But maybe the CIA is capable of such a crime and the entire U.S. government—across two administrations—is willing to devote its energies to a cover-up. So, again, for the sake of argument, let's assume that the CIA had a terrible night on June 9, 2006, and bumped off three prisoners, as Horton would have it. But arguing against that scenario are the many statements given to NCIS investigators by other eyewitnesses to the events of June 2006. In his blog, Carter annotates the NCIS documents (large PDF, heavily redacted) to establish that dozens of individuals—nurses, other prisoners, guards, and civilian employees—saw the prisoners in their cells at 8:30 p.m., saw guards transporting the prisoners to the clinic between 12:45 a.m. and 1 a.m., or saw the dead prisoners in their cells.
If the government's witnesses are telling the truth, then Horton's great faith in Hickman, Penvose, and Caroll is misplaced. If the government's witnesses are lying, then they've established some sort of world record for collusion.
I could go on, as I've only grazed the surface of Horton's protests. He seems to believe that the prisoners did not hang themselves, preferring to speculate that they were suffocated with a violent technique allegedly applied to Guantánamo prisoner Shaker Aamer when he allegedly refused to be fingerprinted and have his retinal scan taken. He seems to believe that Col. Michael Bumgarner, the commander of the camp, helped to engineer the cover-up by assembling at least 50 guards on the morning of June 10 to tell them, as Horton puts it, to "make no comments or suggestions that in any way undermined the official report." He believes that the FBI and Justice Department have not taken Hickman's account as seriously as they should have and quarrels with the current administration's Justice Department's decision to "leave the NCIS conclusions in place."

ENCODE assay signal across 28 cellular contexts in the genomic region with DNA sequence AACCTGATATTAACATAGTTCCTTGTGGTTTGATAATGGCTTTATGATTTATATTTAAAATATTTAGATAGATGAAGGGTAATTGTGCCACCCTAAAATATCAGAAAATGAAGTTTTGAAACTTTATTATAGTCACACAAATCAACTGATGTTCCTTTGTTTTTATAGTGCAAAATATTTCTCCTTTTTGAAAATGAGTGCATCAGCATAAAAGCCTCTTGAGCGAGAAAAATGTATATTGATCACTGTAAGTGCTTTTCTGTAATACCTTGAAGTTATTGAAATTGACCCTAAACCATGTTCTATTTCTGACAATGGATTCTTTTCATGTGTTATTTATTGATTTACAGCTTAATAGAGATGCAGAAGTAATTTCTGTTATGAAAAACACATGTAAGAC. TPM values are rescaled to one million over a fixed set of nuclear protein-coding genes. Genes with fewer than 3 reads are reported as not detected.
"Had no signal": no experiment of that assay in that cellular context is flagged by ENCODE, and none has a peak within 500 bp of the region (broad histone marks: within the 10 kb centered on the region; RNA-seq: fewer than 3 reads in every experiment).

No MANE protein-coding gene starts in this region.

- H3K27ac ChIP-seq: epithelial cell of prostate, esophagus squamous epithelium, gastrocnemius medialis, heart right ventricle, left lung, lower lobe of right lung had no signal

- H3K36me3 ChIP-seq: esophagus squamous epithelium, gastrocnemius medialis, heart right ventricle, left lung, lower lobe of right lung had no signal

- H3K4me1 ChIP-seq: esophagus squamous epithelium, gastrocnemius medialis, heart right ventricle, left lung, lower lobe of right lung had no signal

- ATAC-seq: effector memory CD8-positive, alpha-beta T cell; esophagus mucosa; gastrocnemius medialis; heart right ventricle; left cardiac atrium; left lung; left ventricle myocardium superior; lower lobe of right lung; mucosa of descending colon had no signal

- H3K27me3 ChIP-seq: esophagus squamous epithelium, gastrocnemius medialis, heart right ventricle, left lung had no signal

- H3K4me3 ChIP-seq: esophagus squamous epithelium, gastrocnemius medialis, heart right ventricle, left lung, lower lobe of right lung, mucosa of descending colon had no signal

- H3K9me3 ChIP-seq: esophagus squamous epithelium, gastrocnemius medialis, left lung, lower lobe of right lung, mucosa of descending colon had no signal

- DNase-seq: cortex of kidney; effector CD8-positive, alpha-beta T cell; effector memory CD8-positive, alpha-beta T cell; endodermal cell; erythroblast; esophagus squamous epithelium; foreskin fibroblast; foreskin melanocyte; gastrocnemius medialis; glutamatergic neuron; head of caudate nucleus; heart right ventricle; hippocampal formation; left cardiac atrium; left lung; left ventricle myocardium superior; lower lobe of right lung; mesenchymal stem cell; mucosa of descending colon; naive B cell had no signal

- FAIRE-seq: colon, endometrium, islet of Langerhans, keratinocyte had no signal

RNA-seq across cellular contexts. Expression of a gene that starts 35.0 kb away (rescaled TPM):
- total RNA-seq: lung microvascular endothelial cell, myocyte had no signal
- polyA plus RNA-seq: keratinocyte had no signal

Based on what I've read about Guantánamo, I'm prepared to believe that derelict or lax guards made the suicides possible and stalled their immediate detection. Joining me in that assessment is former Guantánamo prisoner Tarek Dergoul of Great Britain, who was freed in March 2004 and returned to his country.
In 2006, days after the deaths, Dergoul told reporter David Rose, "I just can't believe [Al-Utaybi] would take his own life. He would have had to be really desperate."
Yet Dergoul did not consider suicide a mission impossible at Guantánamo. Instead of patrolling the cell blocks as they were supposed to, Dergoul said, the guards
used to sit in their room at the end. It's a long walk from end to end of the block and some nights they didn't feel like it: they'd sit in their room, smoking and playing cards. You'd need toilet paper or something and you'd yell "MP, MP!" But they wouldn't come—it could be as long as an hour.
I encourage you to read the Harper's piece yourself, preferably with a red pen in hand, to note its slipperiness and many flights of illogic. Drop me an e-mail, and let me know what you think.
Addendum: Harper's criticizes this piece. Shafer responds.
For a sense of what Guantánamo was like in 2006—prisoner cunning, hunger strikes, riots, suicide attempts—see Tim Golden's stunning 10,000-word feature from the New York Times Magazine. I answer all civil mail sent to firstname.lastname@example.org. I tweet on Twitter. (E-mail may be quoted by name in "The Fray," Slate's readers' forum; in a future article; or elsewhere unless the writer stipulates otherwise. Permanent disclosure: Slate is owned by the Washington Post Co.)
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